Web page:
From: European Space Agency
Posted: Thursday, June 20, 2013
ESA has extended the productive lives of 10 of its operating space science missions. This decision secures funding for ESA's world-class science missions until at least the end of 2014, and provides a framework for planning until end of 2016.
Meeting in Paris on 18-19 June, ESA's Science Programme Committee (SPC) gave the go-ahead to continue funding science operations for 10 remarkably productive science missions, all of them working beyond their planned lifetimes and all of them nevertheless continuing to deliver exceptional science.
Decisions to extend missions are made on average every twenty-four months. A comprehensive evaluation is made of those missions approaching the end of their funding, and a decision on an extension is made, based on the value of the additional science to be done.
In November last year, the SPC confirmed the previously agreed extensions for nine science missions (Cassini-Huygens, Cluster, Hinode, Hubble Space Telescope, INTEGRAL, Mars Express, SOHO, Venus Express and XMM-Newton) until 2014. The Planck mission was granted a 6.5 month extension (ending in mid-August 2013) to operate with the LFI instrument only. PROBA2 was granted an extension for science and mission operations until 30 June 2013.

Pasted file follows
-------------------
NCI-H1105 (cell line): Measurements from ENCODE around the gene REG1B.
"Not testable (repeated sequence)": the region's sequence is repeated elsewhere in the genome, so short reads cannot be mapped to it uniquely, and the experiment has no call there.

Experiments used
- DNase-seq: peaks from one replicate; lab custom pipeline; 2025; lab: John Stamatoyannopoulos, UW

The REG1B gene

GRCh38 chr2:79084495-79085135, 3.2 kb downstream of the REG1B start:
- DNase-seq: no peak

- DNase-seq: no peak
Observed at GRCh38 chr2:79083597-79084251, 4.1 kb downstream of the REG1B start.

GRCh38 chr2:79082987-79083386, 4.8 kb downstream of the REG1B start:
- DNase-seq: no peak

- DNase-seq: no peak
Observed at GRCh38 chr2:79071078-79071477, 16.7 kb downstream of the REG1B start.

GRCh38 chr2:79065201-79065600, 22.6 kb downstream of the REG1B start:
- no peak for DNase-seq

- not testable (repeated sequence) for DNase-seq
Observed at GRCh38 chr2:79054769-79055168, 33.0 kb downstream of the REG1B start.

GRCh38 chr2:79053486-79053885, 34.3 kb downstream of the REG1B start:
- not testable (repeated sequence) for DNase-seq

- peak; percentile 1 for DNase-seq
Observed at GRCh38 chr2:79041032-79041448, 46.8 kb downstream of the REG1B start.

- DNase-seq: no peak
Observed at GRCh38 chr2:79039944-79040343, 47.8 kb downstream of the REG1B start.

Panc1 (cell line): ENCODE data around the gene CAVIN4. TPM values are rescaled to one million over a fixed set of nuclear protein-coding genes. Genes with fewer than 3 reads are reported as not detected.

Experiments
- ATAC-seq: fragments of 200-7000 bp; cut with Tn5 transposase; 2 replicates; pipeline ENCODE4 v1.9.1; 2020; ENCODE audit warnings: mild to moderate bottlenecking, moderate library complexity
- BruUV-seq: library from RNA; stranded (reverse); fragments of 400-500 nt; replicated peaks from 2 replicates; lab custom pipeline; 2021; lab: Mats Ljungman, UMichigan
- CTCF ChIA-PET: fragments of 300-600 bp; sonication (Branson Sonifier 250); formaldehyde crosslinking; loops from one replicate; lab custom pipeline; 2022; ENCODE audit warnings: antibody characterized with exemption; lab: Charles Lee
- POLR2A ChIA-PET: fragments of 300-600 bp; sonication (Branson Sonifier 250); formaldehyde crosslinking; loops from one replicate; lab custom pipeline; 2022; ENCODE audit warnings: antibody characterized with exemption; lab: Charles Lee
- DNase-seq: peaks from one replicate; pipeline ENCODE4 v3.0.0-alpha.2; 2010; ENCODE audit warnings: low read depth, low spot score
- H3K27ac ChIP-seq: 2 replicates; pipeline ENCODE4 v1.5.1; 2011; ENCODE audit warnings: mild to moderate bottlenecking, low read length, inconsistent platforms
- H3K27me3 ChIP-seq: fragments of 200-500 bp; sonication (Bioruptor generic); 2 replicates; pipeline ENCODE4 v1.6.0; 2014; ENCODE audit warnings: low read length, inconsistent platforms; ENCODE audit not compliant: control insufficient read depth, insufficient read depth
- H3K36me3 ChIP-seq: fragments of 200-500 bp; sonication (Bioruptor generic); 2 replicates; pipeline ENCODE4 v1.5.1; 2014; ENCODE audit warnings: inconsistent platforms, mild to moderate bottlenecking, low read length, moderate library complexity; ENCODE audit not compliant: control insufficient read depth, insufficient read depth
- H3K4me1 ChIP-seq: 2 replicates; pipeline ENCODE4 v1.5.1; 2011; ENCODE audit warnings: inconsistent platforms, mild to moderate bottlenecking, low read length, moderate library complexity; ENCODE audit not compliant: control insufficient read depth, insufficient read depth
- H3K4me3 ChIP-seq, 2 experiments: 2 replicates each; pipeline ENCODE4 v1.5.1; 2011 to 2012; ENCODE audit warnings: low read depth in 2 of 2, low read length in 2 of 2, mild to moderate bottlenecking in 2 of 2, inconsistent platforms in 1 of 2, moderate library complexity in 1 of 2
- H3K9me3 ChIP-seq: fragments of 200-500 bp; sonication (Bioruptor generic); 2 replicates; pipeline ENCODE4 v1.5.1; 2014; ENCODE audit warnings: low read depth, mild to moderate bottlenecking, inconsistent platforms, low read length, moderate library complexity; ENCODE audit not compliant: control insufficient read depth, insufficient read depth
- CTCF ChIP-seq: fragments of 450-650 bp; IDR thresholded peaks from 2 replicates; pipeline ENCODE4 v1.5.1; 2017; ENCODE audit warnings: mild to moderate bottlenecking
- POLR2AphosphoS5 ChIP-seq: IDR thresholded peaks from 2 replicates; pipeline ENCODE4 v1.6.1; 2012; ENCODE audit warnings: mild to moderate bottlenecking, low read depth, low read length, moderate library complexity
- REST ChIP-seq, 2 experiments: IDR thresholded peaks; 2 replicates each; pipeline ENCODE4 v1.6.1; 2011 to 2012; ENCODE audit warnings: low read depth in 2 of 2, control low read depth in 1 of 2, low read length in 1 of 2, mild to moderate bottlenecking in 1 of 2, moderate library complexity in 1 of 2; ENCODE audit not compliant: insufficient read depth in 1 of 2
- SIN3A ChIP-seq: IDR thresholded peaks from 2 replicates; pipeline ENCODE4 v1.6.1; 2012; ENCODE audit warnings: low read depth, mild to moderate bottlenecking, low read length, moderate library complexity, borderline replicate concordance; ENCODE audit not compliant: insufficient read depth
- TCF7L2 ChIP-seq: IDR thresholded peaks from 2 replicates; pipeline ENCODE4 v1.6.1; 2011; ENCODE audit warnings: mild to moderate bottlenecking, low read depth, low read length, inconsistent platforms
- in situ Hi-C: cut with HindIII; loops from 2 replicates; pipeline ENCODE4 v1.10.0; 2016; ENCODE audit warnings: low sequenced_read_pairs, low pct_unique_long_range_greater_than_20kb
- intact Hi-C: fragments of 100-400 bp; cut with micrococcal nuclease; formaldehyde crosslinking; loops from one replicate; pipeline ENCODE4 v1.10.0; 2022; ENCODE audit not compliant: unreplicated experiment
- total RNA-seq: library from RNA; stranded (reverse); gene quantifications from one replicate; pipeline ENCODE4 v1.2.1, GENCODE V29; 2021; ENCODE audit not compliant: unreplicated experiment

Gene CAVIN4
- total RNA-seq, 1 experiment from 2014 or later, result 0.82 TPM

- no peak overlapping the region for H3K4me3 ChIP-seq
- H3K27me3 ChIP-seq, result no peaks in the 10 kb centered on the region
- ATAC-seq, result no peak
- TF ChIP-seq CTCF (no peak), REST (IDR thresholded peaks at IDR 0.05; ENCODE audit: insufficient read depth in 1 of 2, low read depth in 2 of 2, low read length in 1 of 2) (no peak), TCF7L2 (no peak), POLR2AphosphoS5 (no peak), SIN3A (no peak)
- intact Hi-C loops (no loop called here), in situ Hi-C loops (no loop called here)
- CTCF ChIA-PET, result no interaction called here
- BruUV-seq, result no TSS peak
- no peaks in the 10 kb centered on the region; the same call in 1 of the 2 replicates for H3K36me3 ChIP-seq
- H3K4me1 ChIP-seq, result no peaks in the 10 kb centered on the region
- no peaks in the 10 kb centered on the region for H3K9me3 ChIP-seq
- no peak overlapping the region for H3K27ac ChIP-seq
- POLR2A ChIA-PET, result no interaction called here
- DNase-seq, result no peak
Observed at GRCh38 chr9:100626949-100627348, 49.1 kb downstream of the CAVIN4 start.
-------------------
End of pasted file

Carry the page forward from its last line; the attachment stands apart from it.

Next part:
On 19 June, the SPC approved new extensions - until 31 December 2016 - for Cassini-Huygens, Cluster, Hinode, Hubble Space Telescope, INTEGRAL, Mars Express, SOHO and XMM-Newton. Consistent with previous cycles, these are subject to mid-term confirmation, in late 2014.
In addition, funding for science operations of PROBA2 was approved for the period 1 July 2013 to 31 December 2016. In July 2013, PROBA2 will be handed over to ESA's Space Situational Awareness (SSA) programme. SSA will provide the mission operations, while the science programme will continue to contribute for the science operations.
An extension to the operations of Venus Express until 2015 was also approved, subject to a mid-term review and confirmation by SPC in 2014. This extension will allow an aerobraking campaign to be carried out within the timescale permitted by the remaining fuel on board.
The next mission extension cycle will begin in mid-2014.
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